The NEW 2016 SAT® Exam Changes: What Does it Mean for You?

The NEW 2016 SAT® Exam Changes: What Does it Mean for You?

You’ve probably heard that there is a new version of the Scholastic Aptitude Test (SAT) exam coming soon. True fact: If you take the SAT exam in the spring of 2016 or after, you will take a redesigned version of it. There has been a lot of talk about this new test and we want you to have all the facts, so here are the “whats, whys, and wherefores” of the redesigned SAT exam for 2016.

Today’s academic world would be unrecognizable to the students of just 10 or 15 years ago. Information of all kinds is just a mouse-click away and there is more of it than anyone can possibly absorb. So, it has become much more important to be able to access and use that information than to simply recall it.

Recently, there has also been a great deal of study and research concerning the exact skills and aptitudes necessary to function in this new college and career arena. Professional educators at all levels have identified the most important college and career readiness traits and skills, discarding those that really don’t affect future success.

It is for these reasons that, like many of today’s exams, the SAT exam is undergoing major revisions. Test designers are realizing that knowledge is not the only thing a person needs to succeed in this world. Knowing facts is just not enough. You also need to be able to “think on your feet” to be an effective student and worker.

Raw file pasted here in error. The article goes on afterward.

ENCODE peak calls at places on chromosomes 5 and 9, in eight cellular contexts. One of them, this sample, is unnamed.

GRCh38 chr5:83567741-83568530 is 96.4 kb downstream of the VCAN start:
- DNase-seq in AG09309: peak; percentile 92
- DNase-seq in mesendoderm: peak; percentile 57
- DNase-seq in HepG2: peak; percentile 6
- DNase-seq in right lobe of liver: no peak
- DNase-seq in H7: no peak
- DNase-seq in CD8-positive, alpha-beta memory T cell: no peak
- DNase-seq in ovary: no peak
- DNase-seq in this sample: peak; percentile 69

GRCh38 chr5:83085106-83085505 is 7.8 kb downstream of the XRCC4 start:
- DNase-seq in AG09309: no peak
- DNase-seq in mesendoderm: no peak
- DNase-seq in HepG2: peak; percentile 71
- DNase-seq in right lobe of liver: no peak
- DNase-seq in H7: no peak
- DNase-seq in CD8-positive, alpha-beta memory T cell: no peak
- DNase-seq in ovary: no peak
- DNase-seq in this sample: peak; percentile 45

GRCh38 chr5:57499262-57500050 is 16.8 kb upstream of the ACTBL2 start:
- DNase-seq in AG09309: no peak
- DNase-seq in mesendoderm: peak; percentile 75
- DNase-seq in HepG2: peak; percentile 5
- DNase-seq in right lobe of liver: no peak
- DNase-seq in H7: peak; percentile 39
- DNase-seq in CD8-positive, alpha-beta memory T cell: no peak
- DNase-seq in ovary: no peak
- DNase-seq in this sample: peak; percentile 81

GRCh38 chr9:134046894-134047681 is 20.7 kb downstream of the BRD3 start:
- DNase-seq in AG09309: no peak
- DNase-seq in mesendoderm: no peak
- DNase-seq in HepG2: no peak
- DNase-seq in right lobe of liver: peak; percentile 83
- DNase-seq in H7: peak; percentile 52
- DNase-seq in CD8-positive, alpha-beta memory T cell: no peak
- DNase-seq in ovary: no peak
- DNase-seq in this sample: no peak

As a result, the College Board®, who administers the SAT exam, has revamped their test for the first time in 11 years. Some sources say that the changes are more sweeping than any SAT exam modification in the last 30 years. The new exam has been altered to measure more of the skills needed in college and the workforce. It will also be more aligned with current high school curriculum, which has undergone considerable revision in recent years.

The scoring process has changed, as well. Scores are designed to more specifically point out areas of strength and weakness and are proposed to be more useful to students, counselors, and colleges.

Test creators are still tweaking exact time limits and number of questions per section, as they research the new format, but here are some of the basic changes:

  • Overall testing time is down to 3 hours, from 3 hours and 45 minutes.

  • There is no penalty for guessing or leaving answers blank because only correct answers earn scoring points. No points are subtracted for anything.

  • Forget the 2400 possible points on the old SAT exam. Now, possible scores are between 400 and 1600 for the two required portions (Evidence Based Reading/Writing and Math). The optional essay scores will be reported separately and you will score between 2 and 8 for each of the three writing skills evaluated.

  • Besides your total score, there will be a few other “subtest” scores given to test-takers. These are scores you earned on specific portions within the test.